We asked our freelance writers to share the top income stocks they’d buy in May. Here’s what they chose:
Edward Sheldon: Unilever
My top income stock for May is consumer goods company Unilever (LSE: ULVR). Analysts expect it to pay out €1.71 in dividends for 2022, which equates to a prospective yield of around 3.9%.
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There are a couple of reasons I like Unilever in the current environment. The first is that the company is relatively recession-proof. People tend to buy its every-day essentials like soap and cleaning products irrespective of economic conditions. The second is that, due to its strong brands, the company has the ability to raise its prices. This should offer protection against inflation.
Of course, with inflation so high, the company could still face challenges. However, with the stock trading at 18 times this year’s expected earnings, I like the overall risk/reward.
Edward Sheldon owns shares in Unilever
Zaven Boyrazian: Anglo Pacific Group
Anglo Pacific Group (LSE:APF) is a global royalty mining business with a diverse portfolio of natural resources. Today, the company has eight extraction sites scattered across the world, producing primarily cobalt, vanadium, copper, uranium and coking coal (used in steelmaking).
Mining is a cyclical industry, which can lead to prolonged periods of poor performance when commodity prices fall.
However, management is aggressively transitioning its portfolio towards metals essential to renewable energy technology. And since demand, in my opinion, is unlikely to disappear any time soon, I believe Anglo Pacific Group will continue to reward investors with sizable dividends for many years to come.
Zaven Boyrazian owns shares in Anglo Pacific Group.
Roland Head: Burberry
I’m choosing luxury brand Burberry Group (LSE: BRBY) as my income stock for May. This FTSE 100 firm is now trading at levels not seen since the 2020 market crash.
I think that’s probably too cheap for a business with a track record of high profit margins and long-term growth. As the pandemic recedes, broker forecasts suggest profits could hit record highs next year.
Changing shopping habits in China are a key risk. But Burberry’s dividend hasn’t been cut for 20 years and the stock’s forward yield of 3.2% is above its long-term average. I can see value here.
Roland Head owns shares of Burberry Group.
Paul Summers: IG Group
Online trading platform provider IG Group (LSE: IGG) is my pick. I think it remains a decent way of hedging against market volatility.
It’s also a great source of dividends. IG is forecast to yield almost 7% in FY23 (which begins at the start of June). This payout is also sufficiently covered by expected profit. When combined with a very solid balance sheet, this makes me think a cut is unlikely.
While ongoing regulation of its industry remains a risk, I think this is already priced in. Available for just 8 times forecast earnings, I am strongly considering buying more.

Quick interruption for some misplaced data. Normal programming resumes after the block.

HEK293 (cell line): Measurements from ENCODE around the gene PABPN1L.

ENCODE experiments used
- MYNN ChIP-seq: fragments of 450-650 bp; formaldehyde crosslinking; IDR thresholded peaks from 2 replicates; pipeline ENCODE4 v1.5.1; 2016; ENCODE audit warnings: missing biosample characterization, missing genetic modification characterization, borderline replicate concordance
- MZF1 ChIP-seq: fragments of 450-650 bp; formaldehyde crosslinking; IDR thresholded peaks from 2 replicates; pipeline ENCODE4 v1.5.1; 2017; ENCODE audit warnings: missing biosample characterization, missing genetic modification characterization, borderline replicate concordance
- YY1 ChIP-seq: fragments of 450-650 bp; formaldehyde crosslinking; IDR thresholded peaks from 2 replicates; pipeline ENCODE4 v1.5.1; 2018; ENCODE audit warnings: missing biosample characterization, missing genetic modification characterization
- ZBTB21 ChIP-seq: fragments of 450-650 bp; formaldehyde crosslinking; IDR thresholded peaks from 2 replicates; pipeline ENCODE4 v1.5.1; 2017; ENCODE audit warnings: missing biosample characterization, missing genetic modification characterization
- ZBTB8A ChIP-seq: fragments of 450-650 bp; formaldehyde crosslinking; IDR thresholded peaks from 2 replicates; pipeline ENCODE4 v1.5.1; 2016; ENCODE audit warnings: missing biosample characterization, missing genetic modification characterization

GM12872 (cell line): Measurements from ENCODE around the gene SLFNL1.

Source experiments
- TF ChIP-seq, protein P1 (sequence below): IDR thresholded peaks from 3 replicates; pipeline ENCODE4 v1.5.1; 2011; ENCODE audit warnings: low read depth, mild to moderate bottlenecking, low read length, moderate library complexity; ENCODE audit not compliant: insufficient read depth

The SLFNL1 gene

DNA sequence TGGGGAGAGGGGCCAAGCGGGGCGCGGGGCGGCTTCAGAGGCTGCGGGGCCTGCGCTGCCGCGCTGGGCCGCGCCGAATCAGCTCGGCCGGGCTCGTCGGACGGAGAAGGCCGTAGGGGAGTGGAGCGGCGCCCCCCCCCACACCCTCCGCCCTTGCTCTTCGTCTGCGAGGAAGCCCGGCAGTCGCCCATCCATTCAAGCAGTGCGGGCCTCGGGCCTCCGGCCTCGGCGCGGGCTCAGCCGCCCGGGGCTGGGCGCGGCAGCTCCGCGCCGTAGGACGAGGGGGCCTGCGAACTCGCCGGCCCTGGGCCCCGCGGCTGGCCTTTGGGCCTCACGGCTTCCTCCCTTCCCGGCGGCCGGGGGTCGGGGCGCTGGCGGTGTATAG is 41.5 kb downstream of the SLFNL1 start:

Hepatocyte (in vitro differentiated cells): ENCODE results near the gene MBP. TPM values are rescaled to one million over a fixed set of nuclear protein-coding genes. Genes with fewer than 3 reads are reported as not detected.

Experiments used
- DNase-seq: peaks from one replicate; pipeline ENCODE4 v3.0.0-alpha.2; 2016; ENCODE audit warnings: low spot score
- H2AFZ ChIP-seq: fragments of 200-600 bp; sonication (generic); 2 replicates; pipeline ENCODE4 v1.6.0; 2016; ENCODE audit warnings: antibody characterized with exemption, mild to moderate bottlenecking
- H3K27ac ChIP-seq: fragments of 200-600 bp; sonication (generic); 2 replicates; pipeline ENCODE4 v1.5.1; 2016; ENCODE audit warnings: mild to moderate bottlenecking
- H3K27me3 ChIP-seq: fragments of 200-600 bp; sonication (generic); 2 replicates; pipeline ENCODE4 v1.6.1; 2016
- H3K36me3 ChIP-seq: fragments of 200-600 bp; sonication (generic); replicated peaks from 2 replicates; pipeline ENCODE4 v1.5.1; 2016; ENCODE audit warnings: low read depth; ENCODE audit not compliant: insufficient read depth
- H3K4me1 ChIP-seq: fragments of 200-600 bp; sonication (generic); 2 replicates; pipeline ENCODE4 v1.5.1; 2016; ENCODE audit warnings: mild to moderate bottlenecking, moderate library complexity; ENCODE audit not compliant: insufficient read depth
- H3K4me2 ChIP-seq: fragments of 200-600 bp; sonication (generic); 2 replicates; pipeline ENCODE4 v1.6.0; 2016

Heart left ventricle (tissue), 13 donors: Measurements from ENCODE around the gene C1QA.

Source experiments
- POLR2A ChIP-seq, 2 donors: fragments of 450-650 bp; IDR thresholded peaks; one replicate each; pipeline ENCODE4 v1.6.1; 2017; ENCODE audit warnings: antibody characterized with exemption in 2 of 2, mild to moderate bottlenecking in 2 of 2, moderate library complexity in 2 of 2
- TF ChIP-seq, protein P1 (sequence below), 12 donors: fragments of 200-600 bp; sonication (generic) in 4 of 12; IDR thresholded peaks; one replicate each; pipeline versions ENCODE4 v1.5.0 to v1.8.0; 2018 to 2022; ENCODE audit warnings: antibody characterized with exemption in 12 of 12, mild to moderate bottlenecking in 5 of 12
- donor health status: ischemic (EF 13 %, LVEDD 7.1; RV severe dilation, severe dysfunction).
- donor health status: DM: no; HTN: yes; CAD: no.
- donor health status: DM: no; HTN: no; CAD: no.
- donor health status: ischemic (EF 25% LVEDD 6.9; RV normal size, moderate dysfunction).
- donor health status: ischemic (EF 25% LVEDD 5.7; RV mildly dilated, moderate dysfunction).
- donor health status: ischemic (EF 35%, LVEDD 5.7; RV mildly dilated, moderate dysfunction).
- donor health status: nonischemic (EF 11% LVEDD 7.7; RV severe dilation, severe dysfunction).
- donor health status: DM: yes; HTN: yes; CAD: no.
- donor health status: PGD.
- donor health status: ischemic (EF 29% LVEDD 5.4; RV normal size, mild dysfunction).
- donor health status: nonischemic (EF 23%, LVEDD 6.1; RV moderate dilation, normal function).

Paul Summers owns shares in IG Group
Andrew Mackie: Aviva
My top income stock for May is Aviva (LSE: AV). When I invested in the company, I certainly did not do so in anticipation of stunning growth. But I have always viewed it as a sleeping giant given its sector-leading brand.
With a new CEO in place who has cleared out a lot of the dead wood from its portfolio, the dividend is now starting to climb again.
In 2022, it has forecast a dividend payment of 31.5p per share. At today’s share price, that equates to an inflation busting yield of 7.5%. Further, it expects the dividend to grow to 33p in 2023 and by low-to-mid single digit in subsequent years.
Andrew Mackie owns shares in Aviva.
Royston Wild: National Grid
Now could be a good time to buy for me to buy utilities stocks as market volatility increases. Shares like these might rise in value in May as concerns over more cyclical shares gather steam.
FTSE 100 power grid operator National Grid (LSE: NG) is one such share on my watchlist. I like it because the essential services it provides delivers excellent profits stability at all points of the economic cycle.
I also like National Grid because it has a monopoly on maintaining the electricity grid. A consequent lack of competitive pressure provides earnings forecasts with extra strength.
Today, National Grid carries a healthy 4.5% dividend yield.
Royston Wild does not own shares in National Grid.
G A Chester: Unilever
Historically, it’s rare for consumer goods giant Unilever (LSE: ULVR) to be on offer with a dividend yield above 4%. But that’s currently the case.
The group’s trusted brands — the likes of Lifebuoy, Domestos, Ben & Jerry’s, and Hellmann’s — tend to generate relatively reliable cash flows through the economic cycle. The combination of this ‘defensive’ quality of the business and the current yield makes Unilever my top income stock right now.
The market is concerned about what the company concedes is “unprecedented cost inflation,” but so far management has successfully countered this with pricing action.
G A Chester has no position in Unilever.